A panel discussion under the heading "Availability of Financial Services and Financial Education" was another section of the Civil 20 Summit. Speakers discussed ways to form favorable legal framework to improve access to financial resources for medium-sized businesses, protection of the public, with particular attention to the vulnerable groups with the low level of financial literacy, from aggressive financial service marketing. Other issues included the place of financial education in the school curriculum and the ways for the G20 to promote best practices in the area of financial services, protection of consumers and financial education.

Co-Chair of the Civil 20 Working Group "Financial Inclusion and Financial Education" and financial analyst Dmitry Golubovsky said that in the world of today, one cannot imagine a society without financial education; however, the problems of financial literacy are different for the developed and the developing economies. For the latter, he said, the development of financial literacy is a huge investment resource. "Like compulsory school education, this is also a responsibility of the state," said Mr. Golubovsky, adding that the fundamentals of the economy should be taught at school. He listed the possible areas for development: access to microfinance, financial literacy, equal access to financial services, exchange of experience and greater openness.

Co-Chair of the Civil 20 Working Group "Financial Inclusion and Financial Education", President and CEO of the G(irls)20 Summit Farah Mohamed believes that countries should be "more active today in making financial literacy and financing more available". "We also have tremendous opportunities to avoid the mistakes of the past." She also emphasized that "we are capable of creating a good environment."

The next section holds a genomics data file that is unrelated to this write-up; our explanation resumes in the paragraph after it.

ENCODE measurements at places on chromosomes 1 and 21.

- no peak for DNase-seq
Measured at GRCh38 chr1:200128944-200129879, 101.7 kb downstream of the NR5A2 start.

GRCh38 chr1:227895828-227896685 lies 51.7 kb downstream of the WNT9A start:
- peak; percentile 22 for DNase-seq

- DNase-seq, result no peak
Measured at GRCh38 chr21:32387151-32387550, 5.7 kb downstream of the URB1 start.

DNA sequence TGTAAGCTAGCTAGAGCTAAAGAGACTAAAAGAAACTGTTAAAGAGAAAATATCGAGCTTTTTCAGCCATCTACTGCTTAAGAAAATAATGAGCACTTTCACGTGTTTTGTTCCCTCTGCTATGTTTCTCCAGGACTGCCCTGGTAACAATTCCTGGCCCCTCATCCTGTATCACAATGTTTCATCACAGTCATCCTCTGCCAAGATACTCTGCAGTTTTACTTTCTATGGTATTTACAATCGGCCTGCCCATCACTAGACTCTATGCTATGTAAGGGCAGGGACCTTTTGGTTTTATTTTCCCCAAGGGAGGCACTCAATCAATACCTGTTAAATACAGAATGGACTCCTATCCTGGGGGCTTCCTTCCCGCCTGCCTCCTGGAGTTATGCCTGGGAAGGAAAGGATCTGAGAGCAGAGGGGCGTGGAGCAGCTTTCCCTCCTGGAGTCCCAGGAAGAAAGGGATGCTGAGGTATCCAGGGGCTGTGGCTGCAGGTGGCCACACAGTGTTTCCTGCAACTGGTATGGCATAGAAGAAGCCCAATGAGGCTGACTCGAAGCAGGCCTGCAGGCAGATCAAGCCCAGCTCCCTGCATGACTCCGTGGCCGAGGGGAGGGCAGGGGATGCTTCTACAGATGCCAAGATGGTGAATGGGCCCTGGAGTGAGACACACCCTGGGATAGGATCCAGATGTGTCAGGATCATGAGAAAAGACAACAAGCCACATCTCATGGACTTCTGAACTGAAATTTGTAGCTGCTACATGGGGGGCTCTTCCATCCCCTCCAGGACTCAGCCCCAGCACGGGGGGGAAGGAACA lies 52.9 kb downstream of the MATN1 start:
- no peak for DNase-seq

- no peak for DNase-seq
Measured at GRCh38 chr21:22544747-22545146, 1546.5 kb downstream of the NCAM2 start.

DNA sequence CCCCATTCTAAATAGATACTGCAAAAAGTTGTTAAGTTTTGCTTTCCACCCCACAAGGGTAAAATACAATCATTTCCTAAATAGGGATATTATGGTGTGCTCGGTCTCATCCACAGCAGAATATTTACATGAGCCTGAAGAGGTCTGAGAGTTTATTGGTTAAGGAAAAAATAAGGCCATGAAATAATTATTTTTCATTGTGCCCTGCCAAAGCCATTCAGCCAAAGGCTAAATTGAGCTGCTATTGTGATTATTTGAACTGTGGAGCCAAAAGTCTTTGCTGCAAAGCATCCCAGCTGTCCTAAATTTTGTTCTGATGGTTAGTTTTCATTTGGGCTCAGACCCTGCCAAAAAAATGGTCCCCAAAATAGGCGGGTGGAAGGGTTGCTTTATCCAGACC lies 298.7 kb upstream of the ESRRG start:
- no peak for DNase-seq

Director of the Institute for Budget Solutions Aleksandr Kovalevsky believes that since consumer demand has been growing rapidly in recent years, people often do not realize the advantages and dangers of the credits they are offered and can easily become the victims of financial fraud. Vulnerable population groups pose another problem, he added. To exemplify, Mr. Kovalevsky spoke of teenagers leaving the Russian orphanages without basic financial knowledge. "What should be done? It is necessary to develop educational programs and include them in the school curriculum," Mr. Kovalevsky mentioned, while noting a rather conservative approach to this issue on the part of educational establishments.

Head of the Education Division of the Child and Youth Finance International Jared Penner said that he was happy to discuss the issues of financial inclusion and literacy at the summit since these are the topics of great importance. He emphasized the need to work with the young people, to promote their literacy, starting probably from primary school, and to combine academic knowledge with practical experience. "We believe that financial education and entrepreneurship should go hand in hand," said Mr. Penner.

Chairman of the Council of Inter-Regional Mass Organization "Union of Consumers of Financial Services" Igor Kostikov is convinced that all issues of financial literacy should focus on protection of consumer rights. "Russia has adopted a rather progressive law on consumer rights that has been operating since 1992. However, owing to their lobbying capacity, the financial institutions have an opportunity to exclude themselves from the scope of this law," Mr. Kostikov said. He also mentioned that his organization was already engaged in financial training at schools: about 200,000 school students had already been taught the basics of financial education. There are also other NGOs that participate in similar activities. "Confidence in the financial market cannot be recovered unless the issue of corporate responsibility of financial institutions is resolved," Mr. Kostikov stressed.